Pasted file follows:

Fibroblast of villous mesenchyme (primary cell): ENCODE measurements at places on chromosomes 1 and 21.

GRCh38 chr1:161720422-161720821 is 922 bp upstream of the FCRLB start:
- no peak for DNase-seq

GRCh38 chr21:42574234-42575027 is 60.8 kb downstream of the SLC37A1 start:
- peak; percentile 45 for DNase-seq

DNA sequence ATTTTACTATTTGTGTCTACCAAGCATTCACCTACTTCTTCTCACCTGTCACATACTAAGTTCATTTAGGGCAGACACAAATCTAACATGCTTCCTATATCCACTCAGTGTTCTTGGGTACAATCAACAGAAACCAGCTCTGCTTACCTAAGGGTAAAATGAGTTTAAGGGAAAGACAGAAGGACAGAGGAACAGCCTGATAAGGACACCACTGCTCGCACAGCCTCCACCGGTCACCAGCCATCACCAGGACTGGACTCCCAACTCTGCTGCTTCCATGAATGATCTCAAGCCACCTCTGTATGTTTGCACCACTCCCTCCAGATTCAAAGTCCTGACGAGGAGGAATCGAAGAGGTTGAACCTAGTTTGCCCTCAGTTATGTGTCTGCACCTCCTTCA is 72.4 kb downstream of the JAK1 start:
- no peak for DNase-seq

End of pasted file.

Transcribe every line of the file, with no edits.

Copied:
Fibroblast of villous mesenchyme (primary cell): ENCODE measurements at places on chromosomes 1 and 21.

GRCh38 chr1:161720422-161720821 is 922 bp upstream of the FCRLB start:
- no peak for DNase-seq

GRCh38 chr21:42574234-42575027 is 60.8 kb downstream of the SLC37A1 start:
- peak; percentile 45 for DNase-seq

DNA sequence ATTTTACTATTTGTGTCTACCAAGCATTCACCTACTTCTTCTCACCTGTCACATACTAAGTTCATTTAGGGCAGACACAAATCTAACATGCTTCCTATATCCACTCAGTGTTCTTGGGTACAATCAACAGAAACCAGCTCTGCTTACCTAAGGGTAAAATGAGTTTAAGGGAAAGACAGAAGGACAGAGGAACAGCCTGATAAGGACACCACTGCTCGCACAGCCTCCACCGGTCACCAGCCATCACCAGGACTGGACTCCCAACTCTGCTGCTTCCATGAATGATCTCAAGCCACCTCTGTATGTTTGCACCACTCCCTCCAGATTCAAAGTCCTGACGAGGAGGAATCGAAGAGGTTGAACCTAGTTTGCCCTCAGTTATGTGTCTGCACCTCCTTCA is 72.4 kb downstream of the JAK1 start:
- no peak for DNase-seq